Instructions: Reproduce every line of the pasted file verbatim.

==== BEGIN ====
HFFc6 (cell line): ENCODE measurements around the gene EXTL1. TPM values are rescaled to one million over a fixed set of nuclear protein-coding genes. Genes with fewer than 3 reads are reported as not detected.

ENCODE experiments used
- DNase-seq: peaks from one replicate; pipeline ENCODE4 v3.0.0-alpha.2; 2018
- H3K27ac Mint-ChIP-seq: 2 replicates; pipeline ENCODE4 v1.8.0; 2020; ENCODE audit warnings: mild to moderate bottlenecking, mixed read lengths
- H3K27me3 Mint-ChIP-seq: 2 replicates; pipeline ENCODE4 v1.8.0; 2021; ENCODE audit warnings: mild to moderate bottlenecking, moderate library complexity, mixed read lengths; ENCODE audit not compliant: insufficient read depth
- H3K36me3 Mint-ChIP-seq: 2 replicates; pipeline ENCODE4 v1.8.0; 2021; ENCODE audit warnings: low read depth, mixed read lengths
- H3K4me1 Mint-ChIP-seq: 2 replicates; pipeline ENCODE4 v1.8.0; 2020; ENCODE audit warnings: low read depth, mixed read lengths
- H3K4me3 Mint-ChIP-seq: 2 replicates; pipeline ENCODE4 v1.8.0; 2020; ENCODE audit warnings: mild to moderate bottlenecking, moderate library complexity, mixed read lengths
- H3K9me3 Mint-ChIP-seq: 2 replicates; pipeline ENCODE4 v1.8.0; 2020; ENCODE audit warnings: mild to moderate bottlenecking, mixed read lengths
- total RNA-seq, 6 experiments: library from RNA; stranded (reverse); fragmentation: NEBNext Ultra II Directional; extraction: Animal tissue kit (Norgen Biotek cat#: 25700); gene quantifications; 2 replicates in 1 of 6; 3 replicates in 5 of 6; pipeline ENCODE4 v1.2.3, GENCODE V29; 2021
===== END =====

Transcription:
HFFc6 (cell line): ENCODE measurements around the gene EXTL1. TPM values are rescaled to one million over a fixed set of nuclear protein-coding genes. Genes with fewer than 3 reads are reported as not detected.

ENCODE experiments used
- DNase-seq: peaks from one replicate; pipeline ENCODE4 v3.0.0-alpha.2; 2018
- H3K27ac Mint-ChIP-seq: 2 replicates; pipeline ENCODE4 v1.8.0; 2020; ENCODE audit warnings: mild to moderate bottlenecking, mixed read lengths
- H3K27me3 Mint-ChIP-seq: 2 replicates; pipeline ENCODE4 v1.8.0; 2021; ENCODE audit warnings: mild to moderate bottlenecking, moderate library complexity, mixed read lengths; ENCODE audit not compliant: insufficient read depth
- H3K36me3 Mint-ChIP-seq: 2 replicates; pipeline ENCODE4 v1.8.0; 2021; ENCODE audit warnings: low read depth, mixed read lengths
- H3K4me1 Mint-ChIP-seq: 2 replicates; pipeline ENCODE4 v1.8.0; 2020; ENCODE audit warnings: low read depth, mixed read lengths
- H3K4me3 Mint-ChIP-seq: 2 replicates; pipeline ENCODE4 v1.8.0; 2020; ENCODE audit warnings: mild to moderate bottlenecking, moderate library complexity, mixed read lengths
- H3K9me3 Mint-ChIP-seq: 2 replicates; pipeline ENCODE4 v1.8.0; 2020; ENCODE audit warnings: mild to moderate bottlenecking, mixed read lengths
- total RNA-seq, 6 experiments: library from RNA; stranded (reverse); fragmentation: NEBNext Ultra II Directional; extraction: Animal tissue kit (Norgen Biotek cat#: 25700); gene quantifications; 2 replicates in 1 of 6; 3 replicates in 5 of 6; pipeline ENCODE4 v1.2.3, GENCODE V29; 2021